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Old 03-17-2010, 01:00 AM   #1
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Cool C&D: 2010 Lingenfelter Camaro SS shootout with 2010 Roush Ford Mustang Stage 3

As featured on Homepage Blog.

2010 Lingenfelter Chevrolet Camaro SS vs. 2010 Roush Ford Mustang Stage 3 - Comparison Tests

Pony Excess: The Lingenfelter Camaro SS meets the Roush Mustang Stage 3.

March 2010

Even though the auto industry is sputtering—along with the rest of the economy—there remains a cadre of horsepower junkies who always want more than the factory has delivered. The recent arrivals of a resurrected Camaro and a new Mustang have stoked this group’s desire for more tire-obliterating thrust.

Lingenfelter Performance Engineering (LPE) exists to satisfy such primal cravings. LPE has built a Camaro SS with its $10,995 TVS2300 kit, essentially a Magnuson/Eaton supercharger with high-flow fuel injectors, a cold-air induction system, a voltage-boosted fuel pump, and a recalibrated engine-management system. Though the engine is internally unchanged, the system’s 9 psi of boost is good for 570 horsepower.

To put those extra 144 horses to the pavement, the LPE car gets a host of other upgrades, including 20-inch wheels shod with Nitto NT05 tires ($4415), a 3.70 rear axle with heavy-duty half-shafts ($3484), a dual-disc clutch from a ZR1 Corvette ($1860), and a stiffer Hotchkis suspension ($1710). Add to that a Corsa exhaust ($1750), big Brembo brakes ($7940), and various lesser upgrades, and the mods ($34,539) just about double the Camaro SS’s sticker price ($35,125) for a total of $69,664.
The Roush Mustang Stage 3 doesn’t bite into your wallet quite as hard, coming in at $61,255, which amounts to $28,510 of Roush Performance upgrades and the $31,845 price of a specific Roush-ordered Mustang GT. This lower price isn’t due to less content. In fact, the Roush engine has been reworked more extensively than the LPE V-8 because in order to achieve similar power (540 horses) from its much smaller V-8 (4.6 liters), its supercharger must blow harder—up to 15 psi. To ensure that the more highly pressurized engine doesn’t bust its gut, it gets lower-compression forged pistons, forged connecting rods, and a forged crank. The Roush Stage 3 also gets the expected upgrades to its clutch, suspension, exhaust system, and wheel-and-tire package, though only the front brakes are bigger.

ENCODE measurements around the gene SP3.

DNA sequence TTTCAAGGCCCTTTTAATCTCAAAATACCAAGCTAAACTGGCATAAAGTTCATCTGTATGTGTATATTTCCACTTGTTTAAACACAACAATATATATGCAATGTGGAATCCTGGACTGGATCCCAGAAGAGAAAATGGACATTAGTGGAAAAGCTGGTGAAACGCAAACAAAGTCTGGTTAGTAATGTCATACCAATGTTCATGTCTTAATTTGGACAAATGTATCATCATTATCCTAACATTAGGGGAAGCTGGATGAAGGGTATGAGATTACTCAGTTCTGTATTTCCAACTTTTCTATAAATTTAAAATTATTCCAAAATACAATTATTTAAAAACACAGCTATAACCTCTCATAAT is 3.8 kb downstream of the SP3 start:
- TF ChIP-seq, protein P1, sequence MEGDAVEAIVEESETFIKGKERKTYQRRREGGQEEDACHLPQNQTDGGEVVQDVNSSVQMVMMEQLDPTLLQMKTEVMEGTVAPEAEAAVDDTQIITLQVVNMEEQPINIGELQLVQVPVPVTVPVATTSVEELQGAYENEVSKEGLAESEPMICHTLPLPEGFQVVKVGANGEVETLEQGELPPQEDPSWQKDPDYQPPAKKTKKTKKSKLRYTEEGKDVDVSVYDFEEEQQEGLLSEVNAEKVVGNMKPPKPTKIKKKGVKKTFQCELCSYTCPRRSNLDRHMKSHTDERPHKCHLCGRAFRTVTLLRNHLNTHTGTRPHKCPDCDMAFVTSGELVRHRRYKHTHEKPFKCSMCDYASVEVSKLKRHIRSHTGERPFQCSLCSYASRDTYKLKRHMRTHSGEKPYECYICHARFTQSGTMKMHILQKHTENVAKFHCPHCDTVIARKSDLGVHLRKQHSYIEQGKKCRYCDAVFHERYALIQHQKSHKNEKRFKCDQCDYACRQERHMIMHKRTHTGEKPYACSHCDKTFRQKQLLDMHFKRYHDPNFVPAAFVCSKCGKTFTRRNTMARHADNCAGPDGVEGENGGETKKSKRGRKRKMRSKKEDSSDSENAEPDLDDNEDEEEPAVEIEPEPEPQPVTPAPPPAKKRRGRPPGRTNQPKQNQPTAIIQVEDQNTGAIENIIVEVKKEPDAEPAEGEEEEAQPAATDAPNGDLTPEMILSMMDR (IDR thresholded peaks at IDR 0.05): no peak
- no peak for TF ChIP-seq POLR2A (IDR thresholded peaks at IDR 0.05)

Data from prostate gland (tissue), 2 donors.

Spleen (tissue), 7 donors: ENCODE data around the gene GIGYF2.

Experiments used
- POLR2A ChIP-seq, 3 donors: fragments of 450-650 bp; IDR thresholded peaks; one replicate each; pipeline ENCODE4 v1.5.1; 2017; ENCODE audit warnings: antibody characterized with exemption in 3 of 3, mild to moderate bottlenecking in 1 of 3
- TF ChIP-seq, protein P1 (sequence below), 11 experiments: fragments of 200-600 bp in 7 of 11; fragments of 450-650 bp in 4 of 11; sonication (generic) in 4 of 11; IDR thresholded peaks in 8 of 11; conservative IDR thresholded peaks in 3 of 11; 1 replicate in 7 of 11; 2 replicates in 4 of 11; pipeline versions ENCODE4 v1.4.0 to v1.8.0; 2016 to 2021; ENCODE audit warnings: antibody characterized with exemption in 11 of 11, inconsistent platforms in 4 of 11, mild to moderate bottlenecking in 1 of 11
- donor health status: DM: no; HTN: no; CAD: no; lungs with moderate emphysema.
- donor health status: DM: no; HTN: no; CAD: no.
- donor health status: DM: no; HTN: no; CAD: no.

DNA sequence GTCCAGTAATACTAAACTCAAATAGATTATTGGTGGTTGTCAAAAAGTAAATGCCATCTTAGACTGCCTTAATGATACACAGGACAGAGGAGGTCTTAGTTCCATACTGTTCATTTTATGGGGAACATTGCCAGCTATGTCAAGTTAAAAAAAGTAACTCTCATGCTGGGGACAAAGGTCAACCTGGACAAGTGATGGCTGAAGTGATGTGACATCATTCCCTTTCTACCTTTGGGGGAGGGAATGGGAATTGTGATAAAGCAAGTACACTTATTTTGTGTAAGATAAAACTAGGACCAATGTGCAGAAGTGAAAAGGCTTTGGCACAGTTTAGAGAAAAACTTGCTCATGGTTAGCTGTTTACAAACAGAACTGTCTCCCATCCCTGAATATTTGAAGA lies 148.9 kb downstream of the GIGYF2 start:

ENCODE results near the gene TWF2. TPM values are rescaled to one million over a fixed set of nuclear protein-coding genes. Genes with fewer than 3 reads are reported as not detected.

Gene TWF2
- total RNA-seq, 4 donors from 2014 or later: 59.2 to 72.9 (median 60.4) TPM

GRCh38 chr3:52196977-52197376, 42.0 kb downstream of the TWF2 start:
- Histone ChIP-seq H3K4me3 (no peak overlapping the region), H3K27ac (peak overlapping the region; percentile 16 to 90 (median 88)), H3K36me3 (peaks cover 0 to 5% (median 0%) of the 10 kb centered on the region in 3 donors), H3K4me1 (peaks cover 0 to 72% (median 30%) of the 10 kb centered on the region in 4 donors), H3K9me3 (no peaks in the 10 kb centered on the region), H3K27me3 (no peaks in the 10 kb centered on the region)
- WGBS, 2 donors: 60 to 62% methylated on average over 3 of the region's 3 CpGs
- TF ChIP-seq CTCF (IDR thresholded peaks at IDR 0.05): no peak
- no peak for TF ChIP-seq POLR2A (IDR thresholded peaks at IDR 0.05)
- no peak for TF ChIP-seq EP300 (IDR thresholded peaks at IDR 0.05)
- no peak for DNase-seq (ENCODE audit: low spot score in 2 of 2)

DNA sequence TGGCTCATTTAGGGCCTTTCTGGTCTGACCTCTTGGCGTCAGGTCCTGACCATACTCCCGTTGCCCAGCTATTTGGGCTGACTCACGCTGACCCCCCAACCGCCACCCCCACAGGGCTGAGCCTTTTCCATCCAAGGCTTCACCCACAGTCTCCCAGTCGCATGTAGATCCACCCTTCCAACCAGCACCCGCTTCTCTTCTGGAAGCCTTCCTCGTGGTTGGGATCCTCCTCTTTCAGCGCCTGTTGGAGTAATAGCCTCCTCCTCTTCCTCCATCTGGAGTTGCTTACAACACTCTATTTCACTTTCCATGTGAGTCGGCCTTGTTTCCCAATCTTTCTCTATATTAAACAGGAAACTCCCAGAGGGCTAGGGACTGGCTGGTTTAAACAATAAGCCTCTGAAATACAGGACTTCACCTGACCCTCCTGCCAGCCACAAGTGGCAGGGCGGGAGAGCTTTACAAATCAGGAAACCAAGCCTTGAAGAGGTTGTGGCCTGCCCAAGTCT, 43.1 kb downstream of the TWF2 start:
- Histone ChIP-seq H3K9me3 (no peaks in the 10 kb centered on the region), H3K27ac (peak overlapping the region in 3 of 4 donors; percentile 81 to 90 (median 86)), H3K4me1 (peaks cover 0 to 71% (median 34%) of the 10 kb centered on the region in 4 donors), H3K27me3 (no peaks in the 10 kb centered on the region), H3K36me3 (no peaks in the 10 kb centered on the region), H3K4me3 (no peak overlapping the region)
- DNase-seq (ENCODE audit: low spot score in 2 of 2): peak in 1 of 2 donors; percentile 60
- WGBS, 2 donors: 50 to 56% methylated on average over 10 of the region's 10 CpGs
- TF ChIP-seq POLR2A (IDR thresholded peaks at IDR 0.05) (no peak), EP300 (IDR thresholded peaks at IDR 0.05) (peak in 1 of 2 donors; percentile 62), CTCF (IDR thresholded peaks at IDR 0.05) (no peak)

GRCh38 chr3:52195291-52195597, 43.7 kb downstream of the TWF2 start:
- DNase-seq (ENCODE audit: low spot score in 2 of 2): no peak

In addition to the go-fast bits, however, the Roush Stage 3 package also includes appearance upgrades ranging from aero bodywork to Roush-emblazoned gauges, upholstery, floor mats, and shifter. There’s even a kit full of Roush-inscribed tools that drops down from the trunklid.
Though ostensibly similar mechanically, the two cars have very different personalities, which is as it should be in the realm of Camaro versus Mustang. We are not ranking them here as we do usually because that struck us as meaningless—if you’re a dedicated Chevy guy, nothing is going to convince you to go out and spend twice the money for a modified Mustang. Still, driving the two back-to-back was illuminating.

As quick as the stock Camaro SS is, the Lingenfelter-modified car is in a different league. Unless you’re on perfectly clean, dry, and warm pavement, full throttle in any of the lower gears produces instant wheelspin. On the cold, damp day of our road drive, full throttle would spin the rear tires even in fourth gear, in a perfectly straight line.
At the track, the LPE Camaro scorched the quarter-mile in 12.2 seconds at 120 mph—0.8 second and 9 mph quicker than the stock Camaro SS. The huge power boost exists at all speed ranges, with the LPE car 0.9 second quicker to 60 (3.9 seconds) and hitting 150 mph in 19.5 seconds—an interval at which the stock car is huffing and puffing to get past 133 mph.